Diagnosing Blocked Fallopian Tubes is Commonly Done with an HSG
A minimally invasive fertility test called an HSG, or hysterosalpingogram, allows your TFC physician to evaluate both your uterus and your fallopian tubes. During the HSG, dye is carefully injected into your cervix using a thin catheter. Low dose XRay is used to watch the dye as it flows through the uterus and into the fallopian tubes. The dye will then either flow freely through the tube and exit from the end near the ovary, or the dye will stop flowing – indicating a blockage.
There are three sites along the tube where blockages most commonly occur.
- Obstruction at the cornual portion of the tube. This is where the tube connects to the uterus and is referred to as “proximal occlusion”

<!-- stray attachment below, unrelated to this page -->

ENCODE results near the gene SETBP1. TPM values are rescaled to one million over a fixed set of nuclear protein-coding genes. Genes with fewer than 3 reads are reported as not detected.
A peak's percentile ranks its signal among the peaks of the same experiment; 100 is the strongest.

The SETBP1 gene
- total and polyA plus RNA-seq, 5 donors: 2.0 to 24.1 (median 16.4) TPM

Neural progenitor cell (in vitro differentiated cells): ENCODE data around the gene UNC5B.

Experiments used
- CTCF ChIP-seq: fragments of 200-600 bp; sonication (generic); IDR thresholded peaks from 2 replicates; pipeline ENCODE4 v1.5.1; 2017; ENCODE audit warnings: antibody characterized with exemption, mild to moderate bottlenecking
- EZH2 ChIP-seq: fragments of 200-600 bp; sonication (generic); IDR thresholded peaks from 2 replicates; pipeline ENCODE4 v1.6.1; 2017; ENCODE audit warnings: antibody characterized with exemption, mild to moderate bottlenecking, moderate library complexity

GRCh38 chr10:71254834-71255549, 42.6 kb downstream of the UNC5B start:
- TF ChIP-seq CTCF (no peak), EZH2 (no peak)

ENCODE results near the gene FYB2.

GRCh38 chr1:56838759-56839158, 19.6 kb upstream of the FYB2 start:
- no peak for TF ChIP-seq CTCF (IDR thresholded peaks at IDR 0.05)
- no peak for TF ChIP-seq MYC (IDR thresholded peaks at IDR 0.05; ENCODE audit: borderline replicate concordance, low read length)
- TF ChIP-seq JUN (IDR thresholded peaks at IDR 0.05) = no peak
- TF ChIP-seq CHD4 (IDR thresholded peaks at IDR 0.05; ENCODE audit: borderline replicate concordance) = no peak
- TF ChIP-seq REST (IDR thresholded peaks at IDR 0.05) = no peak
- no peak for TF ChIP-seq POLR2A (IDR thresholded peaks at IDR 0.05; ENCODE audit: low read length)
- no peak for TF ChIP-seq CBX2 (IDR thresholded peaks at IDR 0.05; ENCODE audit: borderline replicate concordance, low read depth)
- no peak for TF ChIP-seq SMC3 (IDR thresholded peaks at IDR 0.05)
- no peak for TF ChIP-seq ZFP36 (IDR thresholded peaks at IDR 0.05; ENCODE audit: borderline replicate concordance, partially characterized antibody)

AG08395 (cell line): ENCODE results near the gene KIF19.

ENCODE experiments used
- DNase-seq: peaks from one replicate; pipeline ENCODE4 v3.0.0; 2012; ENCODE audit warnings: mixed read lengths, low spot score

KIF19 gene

- Obstruction at the “distal” end of the tube. where the finger-like projections (“fimbia”) responsible for picking up eggs when they ovulate are located
- Least commonly, obstruction at the mid portion of the tube. This almost always results from a previous tubal ligation procedure.
If we see one blocked fallopian tube, we are suspicious that the other tube may be damaged as well, even if X-ray films do not show an obstruction. While it is common for the HSG to show damage to only one tube, at the time of corrective surgery, damage is frequently noted in the other tube as well.
Sometimes the fallopian tubes may appear to be patent, or open, when they are actually damaged and unable to function properly.